National

Indonesia is a tolerant
country: Suryadharma

Religious Affairs Minister Suryadharma Ali, in response to criticism from local and foreign institutions that say the country turns a blind eye to religious persecution, says Indonesia has always embraced religious tolerance.

Speaking at a press conference at his office on Tuesday, he said that he always told foreigners he met — whether they were officials or journalists — that Indonesia was “a country that respects its pluralistic society”.

The minister’s remark came ahead of an examination of the country’s human rights before the United Nation’s Human Rights Committee in Geneva later this week — the first examination after Indonesian ratified the International Covenant of Civil and Political Rights (ICCPR) eight years ago.

Suryadharma said Indonesia has six religious national holidays for Islam, Protestantism, Catholicism, Hinduism, Buddhism and Confucianism, which are the only religions the country recognizes.

He lamented the fact that the media only focused on the plight of displaced Ahmadiyah and Shia followers, and the Christian GKI Yasmin congregation, whose church in Bogor, West Java, was sealed by the Bogor administration.

Members of the congregation are still barred from worshiping in their church despite a 2010 Supreme Court ruling that stipulated that the building permit for GKI Yasmin was legal and ordered the Bogor administration to reopen the place of worship.

The congregation has conducted their Sunday service in front of the State Palace every two weeks for the past year in their relentless effort to reclaim their church.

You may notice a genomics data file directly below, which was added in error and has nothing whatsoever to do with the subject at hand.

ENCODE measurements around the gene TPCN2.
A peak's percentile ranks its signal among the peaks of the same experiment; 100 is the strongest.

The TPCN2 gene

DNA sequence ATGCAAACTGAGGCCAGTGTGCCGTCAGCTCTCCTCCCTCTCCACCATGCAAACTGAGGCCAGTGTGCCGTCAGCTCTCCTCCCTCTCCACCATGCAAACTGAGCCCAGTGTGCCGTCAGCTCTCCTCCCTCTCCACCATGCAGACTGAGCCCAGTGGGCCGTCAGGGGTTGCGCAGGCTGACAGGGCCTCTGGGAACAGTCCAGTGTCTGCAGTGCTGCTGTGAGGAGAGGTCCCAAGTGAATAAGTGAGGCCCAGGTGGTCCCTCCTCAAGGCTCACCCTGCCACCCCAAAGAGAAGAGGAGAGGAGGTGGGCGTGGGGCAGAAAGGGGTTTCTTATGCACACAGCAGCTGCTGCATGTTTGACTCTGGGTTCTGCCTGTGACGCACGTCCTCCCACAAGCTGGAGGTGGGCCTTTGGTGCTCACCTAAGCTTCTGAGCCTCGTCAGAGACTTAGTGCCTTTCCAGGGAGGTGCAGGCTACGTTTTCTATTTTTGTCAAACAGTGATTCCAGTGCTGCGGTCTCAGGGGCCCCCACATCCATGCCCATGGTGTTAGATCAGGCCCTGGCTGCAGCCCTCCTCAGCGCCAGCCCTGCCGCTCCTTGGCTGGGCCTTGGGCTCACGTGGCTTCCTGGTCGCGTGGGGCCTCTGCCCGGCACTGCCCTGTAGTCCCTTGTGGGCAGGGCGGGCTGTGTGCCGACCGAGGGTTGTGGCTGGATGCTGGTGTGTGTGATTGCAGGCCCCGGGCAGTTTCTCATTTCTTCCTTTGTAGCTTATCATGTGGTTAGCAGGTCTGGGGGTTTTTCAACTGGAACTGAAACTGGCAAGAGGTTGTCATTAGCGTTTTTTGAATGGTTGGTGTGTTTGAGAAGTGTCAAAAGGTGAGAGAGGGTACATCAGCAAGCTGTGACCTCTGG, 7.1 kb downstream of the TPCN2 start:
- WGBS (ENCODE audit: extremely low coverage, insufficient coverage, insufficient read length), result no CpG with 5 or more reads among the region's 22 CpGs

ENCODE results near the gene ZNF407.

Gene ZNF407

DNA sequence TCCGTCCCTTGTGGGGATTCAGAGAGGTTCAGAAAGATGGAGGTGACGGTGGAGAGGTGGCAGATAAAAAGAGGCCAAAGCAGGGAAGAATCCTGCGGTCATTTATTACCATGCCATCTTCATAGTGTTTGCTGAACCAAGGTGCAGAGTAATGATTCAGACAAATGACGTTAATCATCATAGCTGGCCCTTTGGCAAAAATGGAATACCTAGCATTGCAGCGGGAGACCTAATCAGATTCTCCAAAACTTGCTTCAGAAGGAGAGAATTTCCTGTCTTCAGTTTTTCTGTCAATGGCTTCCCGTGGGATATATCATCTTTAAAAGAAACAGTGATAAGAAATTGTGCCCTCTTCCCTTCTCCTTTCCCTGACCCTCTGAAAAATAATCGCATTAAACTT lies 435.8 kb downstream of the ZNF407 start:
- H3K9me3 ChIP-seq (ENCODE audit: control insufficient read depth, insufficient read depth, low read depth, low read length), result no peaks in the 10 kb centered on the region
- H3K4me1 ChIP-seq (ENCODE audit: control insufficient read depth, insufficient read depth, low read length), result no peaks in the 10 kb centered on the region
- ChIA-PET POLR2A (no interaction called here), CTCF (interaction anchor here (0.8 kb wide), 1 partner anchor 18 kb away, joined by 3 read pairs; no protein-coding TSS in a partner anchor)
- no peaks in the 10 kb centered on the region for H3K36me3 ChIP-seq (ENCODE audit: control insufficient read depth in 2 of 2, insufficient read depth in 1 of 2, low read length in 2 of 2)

Suryadharma later cited Ministry data that showed an increase of places of worships.

According to him, mosques number saw an increase of 64 percent between 1977 and 2004, Christian churches an increase of 131 percent, Catholic churches 152 percent, Hindus temples 475 percent and Buddhist temples 368 percent.

However, local and international human rights groups have released numerous reports on the deteriorating situation and acts of intolerance in Indonesia over the past few years.

A study by the Wahid Institute, which promotes pluralism and peaceful Islam, showed the number of cases of religious intolerance in 2012 stood at 274, up from 267 in 2011. In 2010, the institute recorded 184 cases and 121 cases in 2009.

A report released by New York-based Human Rights Watch in February said Indonesia had been complicit in the persecution of religious minorities by failing to enforce laws and issuing regulations that breached the rights of minorities.

Only recently, members of the Sampang Shia community in Madura, East Java, were evicted from a sports complex where they had sought refuge for the past year after being forcefully displaced from their homes.

Suryadharma backed the relocation — which will see the whole community moved off the island — and cited security, saying it was “for the sake of humanity” as they needed a more suitable place than the sports stadium.

As for the Ahmadiyah and Shia, the minister said people should ask whether or not the rights of the majority Muslims were violated because their beliefs were disturbed by deviating principles. “Freedom has limitations,” he said.

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